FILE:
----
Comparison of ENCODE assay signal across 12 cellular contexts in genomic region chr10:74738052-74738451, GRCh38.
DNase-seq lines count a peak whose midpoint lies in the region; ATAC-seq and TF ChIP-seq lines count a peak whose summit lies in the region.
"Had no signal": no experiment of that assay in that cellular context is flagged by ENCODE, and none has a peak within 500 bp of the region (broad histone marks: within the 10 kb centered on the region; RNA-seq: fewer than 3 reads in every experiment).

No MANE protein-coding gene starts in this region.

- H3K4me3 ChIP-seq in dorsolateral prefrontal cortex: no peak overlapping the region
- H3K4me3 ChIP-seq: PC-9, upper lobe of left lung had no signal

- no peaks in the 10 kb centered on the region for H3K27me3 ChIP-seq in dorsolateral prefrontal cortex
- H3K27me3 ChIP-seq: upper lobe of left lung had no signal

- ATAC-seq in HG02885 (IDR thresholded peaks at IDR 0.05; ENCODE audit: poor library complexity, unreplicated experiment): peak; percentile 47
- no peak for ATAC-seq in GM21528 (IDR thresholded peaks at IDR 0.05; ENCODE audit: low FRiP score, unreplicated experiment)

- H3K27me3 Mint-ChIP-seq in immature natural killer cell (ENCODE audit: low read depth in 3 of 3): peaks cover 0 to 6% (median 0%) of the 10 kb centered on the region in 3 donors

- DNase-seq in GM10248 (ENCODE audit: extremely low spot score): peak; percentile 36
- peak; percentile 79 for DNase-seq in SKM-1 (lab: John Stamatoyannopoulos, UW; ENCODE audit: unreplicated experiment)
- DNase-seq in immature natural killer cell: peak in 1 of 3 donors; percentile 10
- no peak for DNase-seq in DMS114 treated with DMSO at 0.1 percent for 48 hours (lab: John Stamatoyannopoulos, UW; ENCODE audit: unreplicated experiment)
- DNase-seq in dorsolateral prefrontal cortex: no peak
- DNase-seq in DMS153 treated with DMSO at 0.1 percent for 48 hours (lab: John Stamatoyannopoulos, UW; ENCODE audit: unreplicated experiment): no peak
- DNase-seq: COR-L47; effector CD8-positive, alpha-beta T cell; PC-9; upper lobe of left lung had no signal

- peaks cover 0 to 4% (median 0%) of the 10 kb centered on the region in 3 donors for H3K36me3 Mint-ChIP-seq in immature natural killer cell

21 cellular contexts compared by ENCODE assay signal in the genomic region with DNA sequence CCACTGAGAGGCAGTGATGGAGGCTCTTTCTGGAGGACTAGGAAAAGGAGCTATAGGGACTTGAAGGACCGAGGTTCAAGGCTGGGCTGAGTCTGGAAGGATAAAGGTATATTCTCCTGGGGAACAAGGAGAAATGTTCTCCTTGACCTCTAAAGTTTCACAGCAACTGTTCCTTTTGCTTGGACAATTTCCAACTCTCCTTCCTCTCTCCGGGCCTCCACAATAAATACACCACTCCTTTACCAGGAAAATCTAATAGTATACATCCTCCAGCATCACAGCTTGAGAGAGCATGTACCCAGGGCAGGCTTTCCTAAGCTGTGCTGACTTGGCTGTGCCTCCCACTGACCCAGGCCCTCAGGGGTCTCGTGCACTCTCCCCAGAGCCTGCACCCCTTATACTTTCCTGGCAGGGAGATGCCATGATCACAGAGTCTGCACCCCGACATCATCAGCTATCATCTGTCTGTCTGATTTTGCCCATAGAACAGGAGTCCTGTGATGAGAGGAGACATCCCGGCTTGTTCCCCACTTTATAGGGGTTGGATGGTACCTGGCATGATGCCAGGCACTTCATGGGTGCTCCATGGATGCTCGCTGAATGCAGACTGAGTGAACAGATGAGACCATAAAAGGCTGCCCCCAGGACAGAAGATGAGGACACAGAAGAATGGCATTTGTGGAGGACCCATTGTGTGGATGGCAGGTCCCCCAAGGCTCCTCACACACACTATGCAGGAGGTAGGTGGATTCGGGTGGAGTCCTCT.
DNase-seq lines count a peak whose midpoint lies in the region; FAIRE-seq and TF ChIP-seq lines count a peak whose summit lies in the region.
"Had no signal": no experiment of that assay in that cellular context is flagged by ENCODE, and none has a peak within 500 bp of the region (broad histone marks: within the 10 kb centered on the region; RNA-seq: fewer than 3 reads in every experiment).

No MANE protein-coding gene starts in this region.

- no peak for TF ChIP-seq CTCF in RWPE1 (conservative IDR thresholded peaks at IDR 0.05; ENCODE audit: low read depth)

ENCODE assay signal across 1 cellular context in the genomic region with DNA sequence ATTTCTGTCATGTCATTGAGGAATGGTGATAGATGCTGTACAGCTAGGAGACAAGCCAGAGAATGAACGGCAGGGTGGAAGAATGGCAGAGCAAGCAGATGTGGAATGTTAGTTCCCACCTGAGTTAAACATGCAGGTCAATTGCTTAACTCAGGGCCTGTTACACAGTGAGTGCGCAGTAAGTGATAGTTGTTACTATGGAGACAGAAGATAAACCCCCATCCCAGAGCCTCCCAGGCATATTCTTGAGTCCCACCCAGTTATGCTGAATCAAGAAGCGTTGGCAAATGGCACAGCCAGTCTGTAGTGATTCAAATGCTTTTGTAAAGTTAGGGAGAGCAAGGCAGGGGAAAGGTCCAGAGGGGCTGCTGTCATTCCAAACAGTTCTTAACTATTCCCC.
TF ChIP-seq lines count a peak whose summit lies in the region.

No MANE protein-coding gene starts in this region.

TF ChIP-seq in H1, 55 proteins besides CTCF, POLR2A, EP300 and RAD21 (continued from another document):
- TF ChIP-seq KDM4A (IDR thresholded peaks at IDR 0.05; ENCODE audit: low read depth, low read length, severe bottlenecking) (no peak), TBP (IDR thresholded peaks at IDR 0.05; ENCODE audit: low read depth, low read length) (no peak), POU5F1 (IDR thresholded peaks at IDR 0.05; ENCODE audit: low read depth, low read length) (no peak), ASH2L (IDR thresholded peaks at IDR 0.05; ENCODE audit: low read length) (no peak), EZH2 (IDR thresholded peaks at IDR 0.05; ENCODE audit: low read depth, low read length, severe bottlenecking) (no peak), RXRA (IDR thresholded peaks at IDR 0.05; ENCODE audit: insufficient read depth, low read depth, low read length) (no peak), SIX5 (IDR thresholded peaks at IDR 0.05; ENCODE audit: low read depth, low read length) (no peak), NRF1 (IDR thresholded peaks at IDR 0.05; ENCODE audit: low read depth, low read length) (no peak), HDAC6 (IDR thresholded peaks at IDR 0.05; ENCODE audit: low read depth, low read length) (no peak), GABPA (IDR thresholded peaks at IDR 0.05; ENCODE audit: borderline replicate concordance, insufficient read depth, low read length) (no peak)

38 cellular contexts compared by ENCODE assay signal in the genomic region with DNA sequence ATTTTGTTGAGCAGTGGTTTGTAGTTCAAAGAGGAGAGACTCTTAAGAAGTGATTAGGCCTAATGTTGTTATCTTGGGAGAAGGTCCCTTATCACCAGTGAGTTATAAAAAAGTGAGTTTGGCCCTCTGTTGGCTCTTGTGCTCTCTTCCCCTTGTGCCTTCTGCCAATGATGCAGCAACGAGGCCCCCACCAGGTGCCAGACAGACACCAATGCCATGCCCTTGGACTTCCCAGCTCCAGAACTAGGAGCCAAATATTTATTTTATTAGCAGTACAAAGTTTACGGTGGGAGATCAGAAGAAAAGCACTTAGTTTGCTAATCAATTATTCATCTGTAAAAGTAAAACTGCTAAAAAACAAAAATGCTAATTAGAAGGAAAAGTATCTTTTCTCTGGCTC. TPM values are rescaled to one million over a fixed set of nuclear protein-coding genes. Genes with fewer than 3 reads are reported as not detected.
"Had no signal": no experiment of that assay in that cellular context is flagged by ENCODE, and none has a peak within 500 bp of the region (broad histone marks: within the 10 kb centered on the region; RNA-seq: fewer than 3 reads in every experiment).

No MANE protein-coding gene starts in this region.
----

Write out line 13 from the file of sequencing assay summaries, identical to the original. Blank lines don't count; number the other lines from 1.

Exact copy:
- peak; percentile 79 for DNase-seq in SKM-1 (lab: John Stamatoyannopoulos, UW; ENCODE audit: unreplicated experiment)